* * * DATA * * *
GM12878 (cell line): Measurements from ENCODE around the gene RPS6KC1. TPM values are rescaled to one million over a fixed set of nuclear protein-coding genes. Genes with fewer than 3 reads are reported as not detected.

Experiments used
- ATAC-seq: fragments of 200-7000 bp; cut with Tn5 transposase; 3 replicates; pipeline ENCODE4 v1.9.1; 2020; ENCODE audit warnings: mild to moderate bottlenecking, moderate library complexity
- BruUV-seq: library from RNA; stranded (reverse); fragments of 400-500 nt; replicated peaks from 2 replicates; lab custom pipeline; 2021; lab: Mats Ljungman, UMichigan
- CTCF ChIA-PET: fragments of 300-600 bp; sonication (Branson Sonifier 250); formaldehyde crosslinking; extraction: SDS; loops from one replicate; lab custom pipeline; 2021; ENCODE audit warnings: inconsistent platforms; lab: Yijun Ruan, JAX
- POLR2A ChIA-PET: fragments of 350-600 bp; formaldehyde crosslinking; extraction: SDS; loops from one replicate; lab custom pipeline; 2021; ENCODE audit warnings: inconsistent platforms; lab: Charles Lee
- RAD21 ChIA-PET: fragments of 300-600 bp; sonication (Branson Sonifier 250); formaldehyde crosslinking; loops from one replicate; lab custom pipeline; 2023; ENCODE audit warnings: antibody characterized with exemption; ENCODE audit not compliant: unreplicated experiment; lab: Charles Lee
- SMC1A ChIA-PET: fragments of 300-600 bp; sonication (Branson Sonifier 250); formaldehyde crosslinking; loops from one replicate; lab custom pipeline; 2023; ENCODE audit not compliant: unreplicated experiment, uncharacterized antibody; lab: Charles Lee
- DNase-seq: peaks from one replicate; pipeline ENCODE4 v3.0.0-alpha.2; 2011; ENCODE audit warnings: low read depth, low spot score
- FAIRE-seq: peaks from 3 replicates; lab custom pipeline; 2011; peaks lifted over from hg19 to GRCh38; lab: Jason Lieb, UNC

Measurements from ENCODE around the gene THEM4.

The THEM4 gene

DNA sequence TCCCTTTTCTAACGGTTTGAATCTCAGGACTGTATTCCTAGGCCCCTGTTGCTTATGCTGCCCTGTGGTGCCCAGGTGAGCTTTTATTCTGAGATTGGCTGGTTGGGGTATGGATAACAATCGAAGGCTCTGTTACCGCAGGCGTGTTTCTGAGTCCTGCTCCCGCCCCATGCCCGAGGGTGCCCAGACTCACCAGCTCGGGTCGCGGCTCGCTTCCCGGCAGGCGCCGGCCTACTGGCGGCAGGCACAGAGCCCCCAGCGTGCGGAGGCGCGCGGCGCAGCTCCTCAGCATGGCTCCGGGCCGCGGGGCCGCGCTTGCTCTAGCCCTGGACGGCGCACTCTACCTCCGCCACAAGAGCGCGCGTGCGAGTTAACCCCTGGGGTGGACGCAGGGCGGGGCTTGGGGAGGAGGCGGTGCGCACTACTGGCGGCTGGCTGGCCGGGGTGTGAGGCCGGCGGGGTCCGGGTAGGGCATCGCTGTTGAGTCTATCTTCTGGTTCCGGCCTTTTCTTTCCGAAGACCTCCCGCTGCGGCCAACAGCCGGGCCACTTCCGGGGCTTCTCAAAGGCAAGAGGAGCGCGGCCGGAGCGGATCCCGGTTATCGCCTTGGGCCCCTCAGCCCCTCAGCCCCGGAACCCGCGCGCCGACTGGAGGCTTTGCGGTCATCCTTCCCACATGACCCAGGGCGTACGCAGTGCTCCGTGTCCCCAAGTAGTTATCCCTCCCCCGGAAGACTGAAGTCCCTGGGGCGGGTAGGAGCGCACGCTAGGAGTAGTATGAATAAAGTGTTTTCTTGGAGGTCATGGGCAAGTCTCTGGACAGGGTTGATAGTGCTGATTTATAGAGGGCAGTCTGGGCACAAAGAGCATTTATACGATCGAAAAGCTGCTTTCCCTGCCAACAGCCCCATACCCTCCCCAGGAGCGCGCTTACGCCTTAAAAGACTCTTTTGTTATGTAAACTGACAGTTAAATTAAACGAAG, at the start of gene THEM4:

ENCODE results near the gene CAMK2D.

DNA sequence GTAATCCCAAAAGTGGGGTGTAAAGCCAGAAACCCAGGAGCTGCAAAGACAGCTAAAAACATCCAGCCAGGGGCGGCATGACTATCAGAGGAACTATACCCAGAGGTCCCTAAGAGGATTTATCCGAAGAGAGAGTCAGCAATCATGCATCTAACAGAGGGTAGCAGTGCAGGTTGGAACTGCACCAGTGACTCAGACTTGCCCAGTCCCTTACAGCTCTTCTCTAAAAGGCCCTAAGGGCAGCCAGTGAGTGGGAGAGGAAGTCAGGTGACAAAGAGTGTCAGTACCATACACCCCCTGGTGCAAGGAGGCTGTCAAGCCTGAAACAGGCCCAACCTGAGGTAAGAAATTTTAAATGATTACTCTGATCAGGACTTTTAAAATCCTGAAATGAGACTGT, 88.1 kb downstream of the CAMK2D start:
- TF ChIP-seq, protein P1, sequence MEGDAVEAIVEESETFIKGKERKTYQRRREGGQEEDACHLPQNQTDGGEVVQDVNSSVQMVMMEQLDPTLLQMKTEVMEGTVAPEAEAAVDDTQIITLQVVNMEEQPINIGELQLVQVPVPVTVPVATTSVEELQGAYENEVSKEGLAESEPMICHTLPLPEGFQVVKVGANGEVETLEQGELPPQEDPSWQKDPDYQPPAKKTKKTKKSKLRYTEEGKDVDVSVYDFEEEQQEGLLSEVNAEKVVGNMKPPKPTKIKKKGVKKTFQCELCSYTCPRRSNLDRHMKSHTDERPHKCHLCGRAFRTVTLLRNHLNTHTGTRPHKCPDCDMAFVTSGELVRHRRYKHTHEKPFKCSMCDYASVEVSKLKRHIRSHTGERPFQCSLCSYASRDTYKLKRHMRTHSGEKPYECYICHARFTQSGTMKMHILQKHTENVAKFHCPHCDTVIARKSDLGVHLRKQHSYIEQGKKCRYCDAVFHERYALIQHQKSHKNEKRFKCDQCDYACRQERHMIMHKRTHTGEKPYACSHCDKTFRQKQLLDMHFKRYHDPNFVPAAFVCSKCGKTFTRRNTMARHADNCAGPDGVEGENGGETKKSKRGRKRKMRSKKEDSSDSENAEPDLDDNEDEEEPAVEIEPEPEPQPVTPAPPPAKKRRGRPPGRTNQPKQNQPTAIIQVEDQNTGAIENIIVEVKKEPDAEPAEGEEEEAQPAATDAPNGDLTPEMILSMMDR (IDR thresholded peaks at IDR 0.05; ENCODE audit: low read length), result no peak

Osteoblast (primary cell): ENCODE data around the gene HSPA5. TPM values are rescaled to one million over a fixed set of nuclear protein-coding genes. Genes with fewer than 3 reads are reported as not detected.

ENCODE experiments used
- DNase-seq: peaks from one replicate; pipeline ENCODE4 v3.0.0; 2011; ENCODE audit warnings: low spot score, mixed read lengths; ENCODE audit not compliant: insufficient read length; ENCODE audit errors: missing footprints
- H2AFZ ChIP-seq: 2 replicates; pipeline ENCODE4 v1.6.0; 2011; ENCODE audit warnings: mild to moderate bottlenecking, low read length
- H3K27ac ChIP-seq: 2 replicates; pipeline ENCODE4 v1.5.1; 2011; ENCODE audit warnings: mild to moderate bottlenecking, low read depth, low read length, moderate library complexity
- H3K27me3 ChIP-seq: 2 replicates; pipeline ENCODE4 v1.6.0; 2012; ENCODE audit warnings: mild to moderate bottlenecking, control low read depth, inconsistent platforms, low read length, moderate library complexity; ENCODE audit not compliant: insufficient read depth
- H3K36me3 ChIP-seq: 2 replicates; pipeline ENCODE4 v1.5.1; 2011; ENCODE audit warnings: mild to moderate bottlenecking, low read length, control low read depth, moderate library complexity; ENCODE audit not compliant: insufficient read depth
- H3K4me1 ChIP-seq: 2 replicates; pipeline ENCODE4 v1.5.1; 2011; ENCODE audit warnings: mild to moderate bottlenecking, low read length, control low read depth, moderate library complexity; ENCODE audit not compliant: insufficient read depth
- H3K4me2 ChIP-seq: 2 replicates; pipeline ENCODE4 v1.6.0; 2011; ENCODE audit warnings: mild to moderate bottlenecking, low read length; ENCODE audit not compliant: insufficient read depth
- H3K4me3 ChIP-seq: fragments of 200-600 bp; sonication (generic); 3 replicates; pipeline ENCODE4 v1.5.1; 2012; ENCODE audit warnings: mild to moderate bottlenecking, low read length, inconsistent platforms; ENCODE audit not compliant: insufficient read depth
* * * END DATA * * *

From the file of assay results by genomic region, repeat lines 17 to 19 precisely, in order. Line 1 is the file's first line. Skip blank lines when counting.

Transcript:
Osteoblast (primary cell): ENCODE data around the gene HSPA5. TPM values are rescaled to one million over a fixed set of nuclear protein-coding genes. Genes with fewer than 3 reads are reported as not detected.

ENCODE experiments used
- DNase-seq: peaks from one replicate; pipeline ENCODE4 v3.0.0; 2011; ENCODE audit warnings: low spot score, mixed read lengths; ENCODE audit not compliant: insufficient read length; ENCODE audit errors: missing footprints